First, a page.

October 14, 1996
Opposition Grows to Genetically Engineered Soybeans
On October 7, 1996, spokespersons representing more than 300
consumer, health, trade and agricultural organizations from
48 countries announced the launch of a world wide boycott of
genetically engineered soy and corn produced in the U.S.
Monsanto's glyphosate-tolerant soybeans and Ciba-Geigy's Bt
corn will be commercially harvested this season for the first
time. Organizations participating in the campaign will urge
consumers to boycott targeted products containing soy and
corn including Green Giant Harvest Burgers, Nestle Crunch,
Similac Infant Formula, McDonald's french fries, Kraft Salad
Dressings, Fleischmann's Margarine, Fritos, Karo Corn Syrup,
Quaker Oats Corn Meal and Coca Cola. Organizers of the
boycott cite increasing scientific concern over environmental
and health risks associated with genetically engineered
soybeans and corn.
The Secretary General of EuroCommerce, a trade association
representing over one third of the European Union's food
wholesalers and retailers, stated last week that they will
refuse to accept Monsanto's "Roundup Ready" soybeans from the
U.S. unless they are labeled. He warned that several major
members of EuroCommerce would not buy U.S. soybeans without
assurances that they are not genetically engineered.
Approximately 40% of the U.S. soy crop is exported to Europe
annually. Only one to two per cent of this year's soy crop is
genetically engineered; officials expect this amount to
increase by a factor of ten by next year.
Earlier this year, the European Union moved to allow limited
importation of genetically engineered soybeans. A majority of
European ministers, however, recently refused to authorize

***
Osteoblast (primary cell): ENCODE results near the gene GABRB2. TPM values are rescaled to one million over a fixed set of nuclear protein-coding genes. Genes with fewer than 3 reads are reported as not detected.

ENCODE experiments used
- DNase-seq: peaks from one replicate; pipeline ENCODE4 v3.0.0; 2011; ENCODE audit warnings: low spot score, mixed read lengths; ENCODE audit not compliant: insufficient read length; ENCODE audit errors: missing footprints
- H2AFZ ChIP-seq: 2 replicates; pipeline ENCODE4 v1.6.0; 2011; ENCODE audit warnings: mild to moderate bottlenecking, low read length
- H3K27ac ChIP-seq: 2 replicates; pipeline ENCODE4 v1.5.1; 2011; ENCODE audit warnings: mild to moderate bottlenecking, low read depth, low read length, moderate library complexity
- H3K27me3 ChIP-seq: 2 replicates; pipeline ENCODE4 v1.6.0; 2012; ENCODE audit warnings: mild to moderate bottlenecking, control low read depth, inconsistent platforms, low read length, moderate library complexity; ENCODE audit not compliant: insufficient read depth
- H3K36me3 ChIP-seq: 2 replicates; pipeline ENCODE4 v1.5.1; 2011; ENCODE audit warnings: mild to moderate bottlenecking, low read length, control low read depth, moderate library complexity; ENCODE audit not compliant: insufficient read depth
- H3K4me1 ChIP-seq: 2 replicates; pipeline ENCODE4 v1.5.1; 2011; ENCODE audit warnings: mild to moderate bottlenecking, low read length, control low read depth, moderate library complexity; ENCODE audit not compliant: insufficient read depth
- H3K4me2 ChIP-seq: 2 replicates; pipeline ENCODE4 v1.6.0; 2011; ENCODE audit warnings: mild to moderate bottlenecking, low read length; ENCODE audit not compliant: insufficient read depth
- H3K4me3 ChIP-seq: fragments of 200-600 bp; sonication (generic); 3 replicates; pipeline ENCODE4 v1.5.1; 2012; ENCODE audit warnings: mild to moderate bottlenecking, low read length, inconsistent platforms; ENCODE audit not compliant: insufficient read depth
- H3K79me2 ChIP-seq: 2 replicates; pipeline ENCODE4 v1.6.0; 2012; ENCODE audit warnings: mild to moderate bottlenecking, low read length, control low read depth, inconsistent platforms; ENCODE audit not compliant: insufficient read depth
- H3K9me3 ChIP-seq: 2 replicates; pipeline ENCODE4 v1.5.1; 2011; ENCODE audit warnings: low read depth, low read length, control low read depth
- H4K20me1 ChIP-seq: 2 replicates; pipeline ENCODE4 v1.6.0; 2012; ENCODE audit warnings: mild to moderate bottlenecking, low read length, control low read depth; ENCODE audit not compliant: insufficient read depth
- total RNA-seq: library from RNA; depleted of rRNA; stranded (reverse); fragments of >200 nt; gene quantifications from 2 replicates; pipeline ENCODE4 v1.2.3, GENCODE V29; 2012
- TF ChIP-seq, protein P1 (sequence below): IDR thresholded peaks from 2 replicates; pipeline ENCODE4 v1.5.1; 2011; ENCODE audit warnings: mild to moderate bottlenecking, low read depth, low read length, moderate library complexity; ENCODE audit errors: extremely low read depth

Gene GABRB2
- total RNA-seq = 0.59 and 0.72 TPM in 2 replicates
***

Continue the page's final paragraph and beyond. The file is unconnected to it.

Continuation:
import of Ciba-Geigy's Bt corn, citing concerns about
possible health and environmental effects. In response, the
U.S. Secretary of Agriculture sent the department's trade
counselor to Brussels last week in an attempt to argue
against restrictions on genetically engineered crops. The
Secretary stated that European objections to Ciba-Geigy's
corn were based on "unsound science," and that maize could
become a trans-Atlantic trade issue.
U.S. agribusiness representatives and grain distributors
maintain that labeling is not necessary since key U.S.
agencies such as the Food and Drug Administration and the
U.S. Department of Agriculture have already approved the
crops. They state that labeling would involve high costs
since both soy and corn are normally shipped and stored in
huge, interchangeable lots. Corn and soybeans, two of the
most important U.S. field crops, were planted on 144 million
acres this season.
Some U.S. agricultural distributors have already made
agreements with European buyers to provide unaltered
soybeans. These distributors have stated that they will not
accept any genetically engineered soybeans from U.S. farmers.
In other events, Greenpeace activists blocked harvesting of a
field of genetically engineered soybeans in Iowa on October
10. More than 30 activists used a bright pink non-toxic,
milk-based paint to spray an entire Monsanto soybean field
and mark a 100 foot "X" with the words: "Biohazard!
Monsanto." The message could be read from the air and a
similar banner marked the area from the road.
Monsanto's herbicide tolerant soybeans contain a gene that
makes the soybean plant resistant to glyphosate (brand name
Roundup), Monsanto's top selling herbicide. Critics maintain
that the potential exists for herbicide tolerant genes to be
transmitted to weeds, thereby exacerbating weed control
problems. In addition, they point out that glyphosate is a
toxic chemical, (for example, it is the third most commonly
reported cause of pesticide poisoning in farmworkers in
California) and that herbicide tolerant plants merely
perpetuate use of toxic pesticides.
Ciba-Geigy's genetically engineered corn produces an
insecticidal toxin derived from the naturally occurring soil
bacterium Bacillus thuringiensis or Bt. Bt is a valuable tool
for organic farmers, and critics state that Bt crops such as
corn will speed development of insect resistance and reduce
Sources: Foundation on Economic Trends press release, October
7, 1996; Greenpeace press release, October 10, 1996;
International Herald Tribune, October 9, 1996; "EU, U.S.
continue grain subsidy, biotech talks," Reuters, October 9,
Contacts: Ronnie Cummins, Pure Food Campaign, 860 Highway 61,
Little Marais, MN 55614; phone (218) 226-4164; email
Foundation on Economic Trends, 1600 L Street NW, Suite 216,
Washington DC 20036; phone (202) 466-2833; fax (202) 429-
Terri Johnson, Greenpeace, Chicago; phone (312) 563-6060;
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